The Diplomatic Setting of the Magi’s Journey

Today (January 6) is Epiphany, the day on which the church remembers the wise men from the East who brought gold, frankincense and myrrh to the infant Jesus in Bethlehem. Who were these wise men – or magi – and why did they first go to Jerusalem? Most particularly, how does the evangelist understand the answer to these questions as he tells us the story In Matthew 2:1-12?

1) The visitors are magi, traditionally translated as “wise men” and more recently as “astrologers” or “magicians”. In the ancient world, the word magos was most commonly associated with priests of what has come to be known as Zoroastrianism, a religion of the Persian Empire. This corresponds with Matthew’s description of them as being from the “east”. Their interest in the stars corresponds with the practice of what we would call astrology – the wide-spread belief, common in the ancient world, that the stars controlled or revealed the fates of men and nations. The magi practiced astrology, magic and other esoteric arts, but we might also call them priests or scholars of their nation’s particular religion. The magi were, to a greater or lesser degree, representatives of the state religion of Persia.

2) If Matthew wants us to think about Persian religion when we hear the word “magi”, he would also want us to think about the great distance between Bethlehem and the “east” where the magi plied their trade. The journey of Abraham’s family along the same route two thousand years earlier was about 1100 miles. To put together a caravan for such a journey in a relatively short time requires substantial resourcing, the kind that a state treasury might provide.

3) They are magoi – plural. There are more than one, but not necessarily the three portrayed in traditional artwork. Matthew reports that there are three gifts, not that there are three magi. Still, there are more than one of them. Matthew, then, is not telling us about a lone mystic on a pilgrimage. He is describing a group making a long, resource-intensive journey together.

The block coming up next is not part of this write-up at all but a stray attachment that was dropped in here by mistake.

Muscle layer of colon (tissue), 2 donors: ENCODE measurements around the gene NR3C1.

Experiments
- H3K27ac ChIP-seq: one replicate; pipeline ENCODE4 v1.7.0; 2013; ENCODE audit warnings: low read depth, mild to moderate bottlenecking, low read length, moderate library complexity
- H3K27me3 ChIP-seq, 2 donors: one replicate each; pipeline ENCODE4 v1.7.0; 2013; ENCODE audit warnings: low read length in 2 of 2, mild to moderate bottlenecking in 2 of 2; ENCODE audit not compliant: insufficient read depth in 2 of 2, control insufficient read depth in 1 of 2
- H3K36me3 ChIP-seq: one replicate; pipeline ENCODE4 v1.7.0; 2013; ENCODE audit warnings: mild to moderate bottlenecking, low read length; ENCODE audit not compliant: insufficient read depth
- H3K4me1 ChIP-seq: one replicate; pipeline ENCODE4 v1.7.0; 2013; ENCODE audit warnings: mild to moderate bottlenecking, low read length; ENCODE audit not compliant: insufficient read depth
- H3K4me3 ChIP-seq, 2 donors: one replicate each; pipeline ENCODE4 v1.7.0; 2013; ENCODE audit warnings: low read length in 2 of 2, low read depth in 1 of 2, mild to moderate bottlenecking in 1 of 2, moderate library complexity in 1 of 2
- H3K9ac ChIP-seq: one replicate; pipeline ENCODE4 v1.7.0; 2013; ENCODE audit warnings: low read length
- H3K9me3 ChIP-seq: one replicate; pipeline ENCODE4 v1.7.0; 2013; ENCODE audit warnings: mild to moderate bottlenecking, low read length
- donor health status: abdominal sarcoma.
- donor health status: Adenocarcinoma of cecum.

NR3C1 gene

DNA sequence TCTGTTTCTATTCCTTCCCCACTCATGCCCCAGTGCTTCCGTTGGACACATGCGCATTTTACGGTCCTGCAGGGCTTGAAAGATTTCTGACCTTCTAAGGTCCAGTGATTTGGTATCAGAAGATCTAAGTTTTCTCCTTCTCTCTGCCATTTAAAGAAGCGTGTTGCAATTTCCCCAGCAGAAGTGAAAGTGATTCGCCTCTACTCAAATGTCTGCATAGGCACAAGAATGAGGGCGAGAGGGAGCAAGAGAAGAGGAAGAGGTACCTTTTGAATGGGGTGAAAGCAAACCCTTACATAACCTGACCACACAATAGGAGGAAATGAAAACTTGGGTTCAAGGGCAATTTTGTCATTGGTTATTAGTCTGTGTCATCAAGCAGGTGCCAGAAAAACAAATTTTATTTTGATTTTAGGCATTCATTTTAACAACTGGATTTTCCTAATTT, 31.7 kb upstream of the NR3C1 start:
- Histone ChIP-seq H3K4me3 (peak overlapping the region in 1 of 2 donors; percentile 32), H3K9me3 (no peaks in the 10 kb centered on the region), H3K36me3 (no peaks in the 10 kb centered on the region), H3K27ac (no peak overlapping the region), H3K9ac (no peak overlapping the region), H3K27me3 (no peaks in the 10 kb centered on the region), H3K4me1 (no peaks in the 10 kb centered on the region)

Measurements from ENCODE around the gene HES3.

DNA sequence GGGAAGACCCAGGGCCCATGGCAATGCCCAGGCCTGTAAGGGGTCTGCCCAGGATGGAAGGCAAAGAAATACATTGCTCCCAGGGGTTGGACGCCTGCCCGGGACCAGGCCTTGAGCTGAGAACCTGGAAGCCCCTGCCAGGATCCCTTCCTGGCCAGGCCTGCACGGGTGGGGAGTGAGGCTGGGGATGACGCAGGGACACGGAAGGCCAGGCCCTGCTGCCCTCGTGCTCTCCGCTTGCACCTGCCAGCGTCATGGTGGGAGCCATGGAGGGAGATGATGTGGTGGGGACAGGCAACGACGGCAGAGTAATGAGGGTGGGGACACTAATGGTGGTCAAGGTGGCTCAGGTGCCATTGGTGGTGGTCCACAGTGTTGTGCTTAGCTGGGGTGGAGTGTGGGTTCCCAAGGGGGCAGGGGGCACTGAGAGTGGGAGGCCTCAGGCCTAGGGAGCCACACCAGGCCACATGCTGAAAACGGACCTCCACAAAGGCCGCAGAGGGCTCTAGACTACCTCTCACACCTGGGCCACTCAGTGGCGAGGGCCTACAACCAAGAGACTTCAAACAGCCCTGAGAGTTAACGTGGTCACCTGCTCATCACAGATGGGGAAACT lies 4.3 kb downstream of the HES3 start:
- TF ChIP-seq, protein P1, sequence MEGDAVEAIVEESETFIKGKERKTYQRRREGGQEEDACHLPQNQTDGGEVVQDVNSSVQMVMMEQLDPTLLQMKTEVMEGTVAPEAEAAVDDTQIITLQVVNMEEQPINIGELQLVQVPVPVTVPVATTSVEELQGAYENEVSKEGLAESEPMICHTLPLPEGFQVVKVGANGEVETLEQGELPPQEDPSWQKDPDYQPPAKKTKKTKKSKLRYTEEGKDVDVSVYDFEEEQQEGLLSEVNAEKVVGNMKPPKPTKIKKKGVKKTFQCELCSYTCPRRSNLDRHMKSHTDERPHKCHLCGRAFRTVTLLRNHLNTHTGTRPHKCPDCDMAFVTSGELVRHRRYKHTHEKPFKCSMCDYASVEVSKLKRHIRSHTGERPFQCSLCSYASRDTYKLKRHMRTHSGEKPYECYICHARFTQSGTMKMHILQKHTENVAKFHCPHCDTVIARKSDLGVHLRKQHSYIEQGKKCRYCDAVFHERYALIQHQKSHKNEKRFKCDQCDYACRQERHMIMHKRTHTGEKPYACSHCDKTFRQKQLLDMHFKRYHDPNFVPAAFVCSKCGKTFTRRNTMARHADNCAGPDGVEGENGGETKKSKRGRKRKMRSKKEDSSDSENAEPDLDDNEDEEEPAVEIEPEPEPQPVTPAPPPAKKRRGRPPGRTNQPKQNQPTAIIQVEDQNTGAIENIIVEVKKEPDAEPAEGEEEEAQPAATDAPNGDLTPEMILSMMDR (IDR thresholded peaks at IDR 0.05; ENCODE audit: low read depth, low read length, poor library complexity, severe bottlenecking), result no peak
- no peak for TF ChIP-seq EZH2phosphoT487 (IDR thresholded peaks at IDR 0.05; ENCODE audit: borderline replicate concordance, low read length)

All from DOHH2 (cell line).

4) The magi have come to kneel or prostrate themselves (proskuneō) before the newborn king of Jews. Prostration can have either a civil (“pay homage to the ruler”) or a religious (“worship the deity”) purpose. While the religious meaning of proskuneō might be lurking in the back of Matthew’s mind, he clearly states that the magi came to Judea to offer tribute to the royal son at his birth.The purpose of the magi‘s journey from Persia was to offer civil obeisance to the king of Judea.

5) The magi brought treasures of gold, frankincense and myrrh to present to the child. I imagine that when Prince George was born to Kate and William, the future king of England received some pretty nice gifts from world leaders. The exchange of expensive gifts between heads of state has always been a part of international diplomacy. How much more so in the age of kings! Gift-giving was a political maneuver. Superiors gave gifts to subordinates to secure a debt of loyalty. Subordinates paid tribute to their superiors to acknowledge their subordination. As the commercial says, “If you are a first century eastern despot, you practice diplomacy through gift-giving. That’s what you do.”